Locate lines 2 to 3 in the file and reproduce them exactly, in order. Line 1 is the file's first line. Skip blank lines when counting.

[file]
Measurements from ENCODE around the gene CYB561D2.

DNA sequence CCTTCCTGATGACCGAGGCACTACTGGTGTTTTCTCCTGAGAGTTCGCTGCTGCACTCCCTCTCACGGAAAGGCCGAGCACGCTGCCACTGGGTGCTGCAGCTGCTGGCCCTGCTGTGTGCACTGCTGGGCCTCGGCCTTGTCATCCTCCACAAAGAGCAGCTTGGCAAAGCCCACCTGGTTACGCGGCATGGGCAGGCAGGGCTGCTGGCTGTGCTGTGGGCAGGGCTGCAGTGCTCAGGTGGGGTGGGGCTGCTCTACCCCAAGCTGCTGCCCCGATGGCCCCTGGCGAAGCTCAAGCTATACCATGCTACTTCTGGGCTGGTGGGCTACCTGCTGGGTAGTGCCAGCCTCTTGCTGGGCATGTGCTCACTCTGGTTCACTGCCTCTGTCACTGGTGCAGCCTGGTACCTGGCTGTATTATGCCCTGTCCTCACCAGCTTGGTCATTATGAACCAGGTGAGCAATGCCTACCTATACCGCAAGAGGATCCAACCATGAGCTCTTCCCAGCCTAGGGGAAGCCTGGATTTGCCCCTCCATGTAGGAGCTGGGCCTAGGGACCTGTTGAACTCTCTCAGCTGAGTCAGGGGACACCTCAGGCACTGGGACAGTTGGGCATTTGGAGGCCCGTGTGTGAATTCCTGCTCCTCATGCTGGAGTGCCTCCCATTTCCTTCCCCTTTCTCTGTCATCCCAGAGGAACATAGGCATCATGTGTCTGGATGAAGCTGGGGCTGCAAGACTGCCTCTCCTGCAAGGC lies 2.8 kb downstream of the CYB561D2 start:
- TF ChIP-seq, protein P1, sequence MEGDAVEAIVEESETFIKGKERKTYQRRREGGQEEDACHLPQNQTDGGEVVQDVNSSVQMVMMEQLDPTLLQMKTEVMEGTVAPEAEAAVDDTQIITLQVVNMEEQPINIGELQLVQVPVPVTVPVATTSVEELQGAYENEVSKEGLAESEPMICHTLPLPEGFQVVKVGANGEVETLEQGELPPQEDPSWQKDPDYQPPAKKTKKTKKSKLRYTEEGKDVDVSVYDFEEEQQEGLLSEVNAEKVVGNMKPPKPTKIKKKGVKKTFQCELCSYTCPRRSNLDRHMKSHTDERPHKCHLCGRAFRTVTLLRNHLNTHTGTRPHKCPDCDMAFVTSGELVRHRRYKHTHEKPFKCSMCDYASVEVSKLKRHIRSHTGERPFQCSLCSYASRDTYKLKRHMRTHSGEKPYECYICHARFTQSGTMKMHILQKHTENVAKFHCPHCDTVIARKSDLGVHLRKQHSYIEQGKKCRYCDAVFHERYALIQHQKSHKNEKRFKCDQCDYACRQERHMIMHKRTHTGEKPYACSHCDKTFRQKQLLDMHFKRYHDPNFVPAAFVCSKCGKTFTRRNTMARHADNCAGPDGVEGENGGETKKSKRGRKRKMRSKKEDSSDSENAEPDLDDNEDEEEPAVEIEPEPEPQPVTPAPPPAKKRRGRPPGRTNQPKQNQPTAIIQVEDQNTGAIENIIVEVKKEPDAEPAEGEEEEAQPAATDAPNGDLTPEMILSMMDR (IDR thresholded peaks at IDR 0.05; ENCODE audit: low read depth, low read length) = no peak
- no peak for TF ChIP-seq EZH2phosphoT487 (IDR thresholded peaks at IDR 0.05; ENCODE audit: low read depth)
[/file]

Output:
DNA sequence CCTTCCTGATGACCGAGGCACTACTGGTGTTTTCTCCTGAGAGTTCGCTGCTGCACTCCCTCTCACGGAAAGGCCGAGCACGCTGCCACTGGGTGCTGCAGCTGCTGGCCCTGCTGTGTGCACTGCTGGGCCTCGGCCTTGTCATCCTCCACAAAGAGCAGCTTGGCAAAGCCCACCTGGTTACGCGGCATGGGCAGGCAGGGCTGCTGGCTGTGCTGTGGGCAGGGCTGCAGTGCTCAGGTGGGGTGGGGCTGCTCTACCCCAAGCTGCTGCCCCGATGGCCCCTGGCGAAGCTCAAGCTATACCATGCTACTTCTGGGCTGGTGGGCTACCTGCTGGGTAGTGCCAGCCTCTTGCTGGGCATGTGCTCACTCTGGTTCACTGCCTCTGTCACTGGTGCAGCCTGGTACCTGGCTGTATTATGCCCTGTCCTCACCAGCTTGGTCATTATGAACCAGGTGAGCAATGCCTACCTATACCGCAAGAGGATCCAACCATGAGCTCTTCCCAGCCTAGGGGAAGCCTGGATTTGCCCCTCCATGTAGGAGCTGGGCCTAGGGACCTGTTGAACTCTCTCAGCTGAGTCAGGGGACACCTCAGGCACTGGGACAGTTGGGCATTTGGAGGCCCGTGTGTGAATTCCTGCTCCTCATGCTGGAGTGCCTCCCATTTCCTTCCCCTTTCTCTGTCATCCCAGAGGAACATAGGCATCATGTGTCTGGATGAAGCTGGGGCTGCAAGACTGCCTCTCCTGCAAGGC lies 2.8 kb downstream of the CYB561D2 start:
- TF ChIP-seq, protein P1, sequence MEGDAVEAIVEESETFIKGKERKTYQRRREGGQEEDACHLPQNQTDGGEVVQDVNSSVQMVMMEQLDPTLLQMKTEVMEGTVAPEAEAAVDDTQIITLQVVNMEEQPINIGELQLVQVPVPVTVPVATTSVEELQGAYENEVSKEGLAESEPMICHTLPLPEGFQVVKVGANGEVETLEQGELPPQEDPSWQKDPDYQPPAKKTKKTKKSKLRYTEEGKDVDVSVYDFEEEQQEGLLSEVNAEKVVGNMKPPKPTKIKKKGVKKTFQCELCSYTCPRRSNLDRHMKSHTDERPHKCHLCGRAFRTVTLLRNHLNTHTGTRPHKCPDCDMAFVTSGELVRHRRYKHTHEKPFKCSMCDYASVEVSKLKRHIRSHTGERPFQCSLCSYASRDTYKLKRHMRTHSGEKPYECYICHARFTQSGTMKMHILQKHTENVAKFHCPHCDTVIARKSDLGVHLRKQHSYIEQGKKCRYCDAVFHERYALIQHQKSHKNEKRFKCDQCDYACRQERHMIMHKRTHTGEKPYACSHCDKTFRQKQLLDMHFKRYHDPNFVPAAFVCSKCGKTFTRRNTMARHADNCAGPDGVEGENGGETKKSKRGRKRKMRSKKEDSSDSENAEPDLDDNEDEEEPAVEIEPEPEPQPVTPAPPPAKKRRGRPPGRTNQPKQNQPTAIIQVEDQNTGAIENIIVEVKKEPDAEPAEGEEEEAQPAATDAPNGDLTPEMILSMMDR (IDR thresholded peaks at IDR 0.05; ENCODE audit: low read depth, low read length) = no peak